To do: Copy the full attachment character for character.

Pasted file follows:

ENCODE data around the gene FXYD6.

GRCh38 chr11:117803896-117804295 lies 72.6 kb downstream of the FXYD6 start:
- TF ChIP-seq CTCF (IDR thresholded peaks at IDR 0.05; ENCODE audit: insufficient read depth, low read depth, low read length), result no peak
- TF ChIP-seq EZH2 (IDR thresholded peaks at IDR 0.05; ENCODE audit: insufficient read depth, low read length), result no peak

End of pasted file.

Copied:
ENCODE data around the gene FXYD6.

GRCh38 chr11:117803896-117804295 lies 72.6 kb downstream of the FXYD6 start:
- TF ChIP-seq CTCF (IDR thresholded peaks at IDR 0.05; ENCODE audit: insufficient read depth, low read depth, low read length), result no peak
- TF ChIP-seq EZH2 (IDR thresholded peaks at IDR 0.05; ENCODE audit: insufficient read depth, low read length), result no peak